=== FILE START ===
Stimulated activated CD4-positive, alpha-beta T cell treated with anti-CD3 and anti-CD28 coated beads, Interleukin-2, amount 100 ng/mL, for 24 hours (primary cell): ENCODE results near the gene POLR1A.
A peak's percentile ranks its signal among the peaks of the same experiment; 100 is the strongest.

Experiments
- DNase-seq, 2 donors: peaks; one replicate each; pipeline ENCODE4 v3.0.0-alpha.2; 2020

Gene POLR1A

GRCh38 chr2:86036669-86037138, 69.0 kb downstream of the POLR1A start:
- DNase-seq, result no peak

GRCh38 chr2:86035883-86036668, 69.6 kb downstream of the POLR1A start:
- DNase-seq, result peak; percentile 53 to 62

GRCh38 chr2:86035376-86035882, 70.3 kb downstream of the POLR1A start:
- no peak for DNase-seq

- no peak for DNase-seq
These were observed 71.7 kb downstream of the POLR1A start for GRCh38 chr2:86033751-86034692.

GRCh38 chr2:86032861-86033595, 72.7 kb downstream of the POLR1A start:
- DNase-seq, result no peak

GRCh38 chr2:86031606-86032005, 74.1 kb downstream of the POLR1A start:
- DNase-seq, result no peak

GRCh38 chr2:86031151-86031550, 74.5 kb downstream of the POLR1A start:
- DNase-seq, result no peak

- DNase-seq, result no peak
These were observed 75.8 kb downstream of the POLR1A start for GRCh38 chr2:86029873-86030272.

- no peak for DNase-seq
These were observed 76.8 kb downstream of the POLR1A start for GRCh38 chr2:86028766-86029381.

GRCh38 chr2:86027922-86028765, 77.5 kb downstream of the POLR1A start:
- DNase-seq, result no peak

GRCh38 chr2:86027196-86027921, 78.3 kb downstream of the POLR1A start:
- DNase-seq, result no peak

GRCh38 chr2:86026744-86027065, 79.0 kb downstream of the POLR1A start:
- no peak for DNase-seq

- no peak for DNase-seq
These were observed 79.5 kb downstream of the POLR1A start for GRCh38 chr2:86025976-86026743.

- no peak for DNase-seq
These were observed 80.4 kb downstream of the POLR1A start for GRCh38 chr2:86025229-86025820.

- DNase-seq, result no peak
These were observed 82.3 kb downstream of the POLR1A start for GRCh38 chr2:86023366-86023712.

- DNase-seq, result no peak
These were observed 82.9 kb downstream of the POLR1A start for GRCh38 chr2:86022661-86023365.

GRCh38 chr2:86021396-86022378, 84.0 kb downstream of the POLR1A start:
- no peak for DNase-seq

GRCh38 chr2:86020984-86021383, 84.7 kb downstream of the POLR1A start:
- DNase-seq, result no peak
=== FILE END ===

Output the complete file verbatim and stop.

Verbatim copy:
Stimulated activated CD4-positive, alpha-beta T cell treated with anti-CD3 and anti-CD28 coated beads, Interleukin-2, amount 100 ng/mL, for 24 hours (primary cell): ENCODE results near the gene POLR1A.
A peak's percentile ranks its signal among the peaks of the same experiment; 100 is the strongest.

Experiments
- DNase-seq, 2 donors: peaks; one replicate each; pipeline ENCODE4 v3.0.0-alpha.2; 2020

Gene POLR1A

GRCh38 chr2:86036669-86037138, 69.0 kb downstream of the POLR1A start:
- DNase-seq, result no peak

GRCh38 chr2:86035883-86036668, 69.6 kb downstream of the POLR1A start:
- DNase-seq, result peak; percentile 53 to 62

GRCh38 chr2:86035376-86035882, 70.3 kb downstream of the POLR1A start:
- no peak for DNase-seq

- no peak for DNase-seq
These were observed 71.7 kb downstream of the POLR1A start for GRCh38 chr2:86033751-86034692.

GRCh38 chr2:86032861-86033595, 72.7 kb downstream of the POLR1A start:
- DNase-seq, result no peak

GRCh38 chr2:86031606-86032005, 74.1 kb downstream of the POLR1A start:
- DNase-seq, result no peak

GRCh38 chr2:86031151-86031550, 74.5 kb downstream of the POLR1A start:
- DNase-seq, result no peak

- DNase-seq, result no peak
These were observed 75.8 kb downstream of the POLR1A start for GRCh38 chr2:86029873-86030272.

- no peak for DNase-seq
These were observed 76.8 kb downstream of the POLR1A start for GRCh38 chr2:86028766-86029381.

GRCh38 chr2:86027922-86028765, 77.5 kb downstream of the POLR1A start:
- DNase-seq, result no peak

GRCh38 chr2:86027196-86027921, 78.3 kb downstream of the POLR1A start:
- DNase-seq, result no peak

GRCh38 chr2:86026744-86027065, 79.0 kb downstream of the POLR1A start:
- no peak for DNase-seq

- no peak for DNase-seq
These were observed 79.5 kb downstream of the POLR1A start for GRCh38 chr2:86025976-86026743.

- no peak for DNase-seq
These were observed 80.4 kb downstream of the POLR1A start for GRCh38 chr2:86025229-86025820.

- DNase-seq, result no peak
These were observed 82.3 kb downstream of the POLR1A start for GRCh38 chr2:86023366-86023712.

- DNase-seq, result no peak
These were observed 82.9 kb downstream of the POLR1A start for GRCh38 chr2:86022661-86023365.

GRCh38 chr2:86021396-86022378, 84.0 kb downstream of the POLR1A start:
- no peak for DNase-seq

GRCh38 chr2:86020984-86021383, 84.7 kb downstream of the POLR1A start:
- DNase-seq, result no peak